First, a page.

An exploit in Source Engine games like Team Fortress 2 and Counter-Strike: Global Offensive may have let hackers remotely access players' PCs for years, a non-profit reverse-engineering group revealed this weekend.
In a series of tweets, Secret Club revealed that all Source games share a remote code execution flaw that can be triggered via Steam invites or community servers. In an email to RPS, Secret Club explained that this exploit gave the attacker "full control over the victim's system, which can be used to steal passwords, banking information, and more".
Most damning of all is that this exploit is allegedly still active—and despite discovering one instance two years ago, Secret Club claims Valve is trying to prevent it from sharing the knowledge publicly.
Two years ago, secret club member @floesen_ reported a remote code execution flaw affecting all source engine games. It can be triggered through a Steam invite. This has yet to be patched, and Valve is preventing us from publicly disclosing it. pic.twitter.com/0FWRvEVuUXApril 10, 2021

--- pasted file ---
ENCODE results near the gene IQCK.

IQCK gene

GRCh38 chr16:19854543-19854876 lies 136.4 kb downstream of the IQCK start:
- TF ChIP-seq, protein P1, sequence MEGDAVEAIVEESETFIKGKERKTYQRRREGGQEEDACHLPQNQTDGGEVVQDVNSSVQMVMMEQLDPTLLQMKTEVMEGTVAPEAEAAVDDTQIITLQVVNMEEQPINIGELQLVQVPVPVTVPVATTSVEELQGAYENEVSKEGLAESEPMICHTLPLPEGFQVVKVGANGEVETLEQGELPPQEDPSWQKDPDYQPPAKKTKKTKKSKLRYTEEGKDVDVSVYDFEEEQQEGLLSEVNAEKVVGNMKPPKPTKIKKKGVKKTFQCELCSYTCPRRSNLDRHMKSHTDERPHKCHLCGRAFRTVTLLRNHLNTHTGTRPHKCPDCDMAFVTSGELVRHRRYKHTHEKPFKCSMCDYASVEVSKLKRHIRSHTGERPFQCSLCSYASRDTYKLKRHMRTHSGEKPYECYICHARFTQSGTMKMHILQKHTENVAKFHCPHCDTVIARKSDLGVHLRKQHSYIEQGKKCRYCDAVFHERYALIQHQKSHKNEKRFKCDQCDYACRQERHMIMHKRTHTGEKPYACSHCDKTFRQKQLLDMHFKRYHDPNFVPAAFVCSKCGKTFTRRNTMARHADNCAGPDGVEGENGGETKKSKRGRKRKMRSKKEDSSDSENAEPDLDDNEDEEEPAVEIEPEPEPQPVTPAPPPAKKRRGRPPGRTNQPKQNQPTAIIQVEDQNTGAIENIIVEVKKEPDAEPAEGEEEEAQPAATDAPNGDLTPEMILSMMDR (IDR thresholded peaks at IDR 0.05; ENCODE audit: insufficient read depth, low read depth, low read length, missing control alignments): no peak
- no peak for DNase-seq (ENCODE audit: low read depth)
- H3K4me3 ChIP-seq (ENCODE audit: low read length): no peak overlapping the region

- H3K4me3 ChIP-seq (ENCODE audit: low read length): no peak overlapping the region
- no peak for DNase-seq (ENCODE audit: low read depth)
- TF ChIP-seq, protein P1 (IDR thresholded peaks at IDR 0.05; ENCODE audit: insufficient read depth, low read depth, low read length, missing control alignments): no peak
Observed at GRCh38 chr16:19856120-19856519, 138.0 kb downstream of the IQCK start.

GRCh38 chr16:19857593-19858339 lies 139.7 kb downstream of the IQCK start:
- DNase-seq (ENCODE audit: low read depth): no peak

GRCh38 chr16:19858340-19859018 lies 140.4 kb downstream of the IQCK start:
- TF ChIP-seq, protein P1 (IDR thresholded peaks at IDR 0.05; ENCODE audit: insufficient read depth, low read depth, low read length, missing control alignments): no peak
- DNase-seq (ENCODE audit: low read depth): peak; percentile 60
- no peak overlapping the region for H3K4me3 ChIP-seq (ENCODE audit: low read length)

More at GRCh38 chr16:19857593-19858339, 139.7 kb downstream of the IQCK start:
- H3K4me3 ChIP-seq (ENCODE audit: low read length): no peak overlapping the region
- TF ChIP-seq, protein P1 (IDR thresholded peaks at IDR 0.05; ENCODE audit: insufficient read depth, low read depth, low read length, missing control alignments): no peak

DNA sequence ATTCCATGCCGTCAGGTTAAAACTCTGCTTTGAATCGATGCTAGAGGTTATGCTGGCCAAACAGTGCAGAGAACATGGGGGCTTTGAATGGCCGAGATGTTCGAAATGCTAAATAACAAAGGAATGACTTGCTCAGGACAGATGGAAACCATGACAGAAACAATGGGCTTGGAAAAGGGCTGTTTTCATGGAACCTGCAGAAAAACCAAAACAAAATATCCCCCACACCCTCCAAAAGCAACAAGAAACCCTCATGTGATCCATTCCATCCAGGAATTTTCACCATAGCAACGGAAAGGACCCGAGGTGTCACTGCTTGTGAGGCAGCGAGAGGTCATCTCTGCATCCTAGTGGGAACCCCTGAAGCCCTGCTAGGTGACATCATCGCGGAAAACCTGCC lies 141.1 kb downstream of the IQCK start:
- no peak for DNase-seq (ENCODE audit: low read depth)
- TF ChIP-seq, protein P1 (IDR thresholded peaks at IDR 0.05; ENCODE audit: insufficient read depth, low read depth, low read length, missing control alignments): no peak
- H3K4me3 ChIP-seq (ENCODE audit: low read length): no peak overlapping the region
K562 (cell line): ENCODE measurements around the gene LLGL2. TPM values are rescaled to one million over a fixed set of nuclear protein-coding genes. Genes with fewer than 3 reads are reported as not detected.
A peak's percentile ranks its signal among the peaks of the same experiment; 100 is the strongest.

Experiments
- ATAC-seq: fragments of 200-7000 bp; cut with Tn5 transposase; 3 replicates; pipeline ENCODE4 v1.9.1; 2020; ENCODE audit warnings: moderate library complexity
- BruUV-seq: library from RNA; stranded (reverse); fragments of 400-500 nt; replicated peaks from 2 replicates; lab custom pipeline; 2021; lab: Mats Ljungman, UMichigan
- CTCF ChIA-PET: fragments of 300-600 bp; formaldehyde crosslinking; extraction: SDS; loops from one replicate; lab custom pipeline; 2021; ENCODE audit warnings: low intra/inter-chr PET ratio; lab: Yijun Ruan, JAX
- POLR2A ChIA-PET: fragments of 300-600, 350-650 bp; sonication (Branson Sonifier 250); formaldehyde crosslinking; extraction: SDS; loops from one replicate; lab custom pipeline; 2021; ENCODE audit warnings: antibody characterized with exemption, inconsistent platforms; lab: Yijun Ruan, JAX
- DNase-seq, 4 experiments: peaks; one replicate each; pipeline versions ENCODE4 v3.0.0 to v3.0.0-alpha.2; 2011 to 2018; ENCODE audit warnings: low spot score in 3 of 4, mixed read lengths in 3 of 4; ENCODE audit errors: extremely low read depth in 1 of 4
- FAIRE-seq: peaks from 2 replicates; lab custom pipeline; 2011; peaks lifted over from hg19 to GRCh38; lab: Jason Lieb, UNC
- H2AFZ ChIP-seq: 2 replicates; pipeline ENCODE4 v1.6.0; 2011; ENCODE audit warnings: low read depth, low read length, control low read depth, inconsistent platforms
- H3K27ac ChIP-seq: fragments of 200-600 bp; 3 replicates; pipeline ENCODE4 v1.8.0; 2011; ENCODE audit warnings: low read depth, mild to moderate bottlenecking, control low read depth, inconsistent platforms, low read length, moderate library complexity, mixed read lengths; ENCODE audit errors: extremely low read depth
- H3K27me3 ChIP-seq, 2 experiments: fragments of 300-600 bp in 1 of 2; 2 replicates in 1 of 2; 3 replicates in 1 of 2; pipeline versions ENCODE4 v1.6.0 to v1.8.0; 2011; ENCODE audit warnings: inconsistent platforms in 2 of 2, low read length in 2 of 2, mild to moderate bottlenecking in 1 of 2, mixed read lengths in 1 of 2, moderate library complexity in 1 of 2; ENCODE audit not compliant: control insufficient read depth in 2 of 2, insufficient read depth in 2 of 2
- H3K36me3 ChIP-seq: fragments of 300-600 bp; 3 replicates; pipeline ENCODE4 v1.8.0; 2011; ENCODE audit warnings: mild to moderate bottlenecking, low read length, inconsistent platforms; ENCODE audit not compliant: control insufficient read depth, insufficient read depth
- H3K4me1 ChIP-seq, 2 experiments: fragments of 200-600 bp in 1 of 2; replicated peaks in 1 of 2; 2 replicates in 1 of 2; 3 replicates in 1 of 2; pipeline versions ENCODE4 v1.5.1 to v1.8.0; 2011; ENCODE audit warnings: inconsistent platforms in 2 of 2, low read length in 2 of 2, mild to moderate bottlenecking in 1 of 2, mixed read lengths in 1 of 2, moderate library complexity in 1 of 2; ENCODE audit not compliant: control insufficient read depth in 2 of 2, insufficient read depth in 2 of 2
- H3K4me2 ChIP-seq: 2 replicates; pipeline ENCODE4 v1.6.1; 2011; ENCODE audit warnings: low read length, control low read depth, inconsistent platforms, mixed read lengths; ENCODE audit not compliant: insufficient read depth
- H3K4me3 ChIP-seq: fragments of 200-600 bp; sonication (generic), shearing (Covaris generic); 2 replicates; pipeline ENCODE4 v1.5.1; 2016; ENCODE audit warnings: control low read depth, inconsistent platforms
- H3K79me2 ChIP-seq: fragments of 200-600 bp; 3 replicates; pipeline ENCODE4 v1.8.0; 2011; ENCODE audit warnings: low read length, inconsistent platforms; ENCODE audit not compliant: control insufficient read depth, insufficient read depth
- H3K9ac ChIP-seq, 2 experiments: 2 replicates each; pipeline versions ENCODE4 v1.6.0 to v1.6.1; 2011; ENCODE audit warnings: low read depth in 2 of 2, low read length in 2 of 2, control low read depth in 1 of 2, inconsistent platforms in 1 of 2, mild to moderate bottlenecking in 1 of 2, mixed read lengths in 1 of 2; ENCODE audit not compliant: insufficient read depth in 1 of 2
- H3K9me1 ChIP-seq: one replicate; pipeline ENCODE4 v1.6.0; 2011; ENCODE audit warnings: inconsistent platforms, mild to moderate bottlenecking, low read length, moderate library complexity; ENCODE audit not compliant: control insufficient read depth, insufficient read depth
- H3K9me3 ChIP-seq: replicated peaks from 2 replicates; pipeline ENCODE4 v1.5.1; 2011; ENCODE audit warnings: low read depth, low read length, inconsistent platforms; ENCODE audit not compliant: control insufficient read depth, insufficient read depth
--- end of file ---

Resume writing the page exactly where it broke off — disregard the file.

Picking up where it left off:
Other, similar instances of the exploit (such as this CS:GO are more recent. But months after reporting the issue to Valve, Secret Club members report the studio has yet to even acknowledge the issue.
On the topic of our previous thread, we have @brymko @cffsmith @scannell_simon showcasing their remote code execution 0-day for CS:GO. This has been reported to Valve months ago, but they have neither paid them nor acknowledged the exploit. pic.twitter.com/yGUJTZZzrOApril 10, 2021
Fears of a Source Engine security breach were raised last April, when leaked source code for TF2 and CS:GO revealed potential remote code execution exploits. At the time, Valve explained that the leaks were in fact "limited" builds from 2017-18, and posed no danger to players.
"From this review, we have not found any reason for players to be alarmed or avoid the current builds (as always, playing on the official servers is recommended for greatest security)," Valve said in a statement to PC Gamer at the time. "We will continue to investigate the situation and will update news outlets and players if we find anything to prove otherwise."
We've contacted Valve for comment on these latest exploits.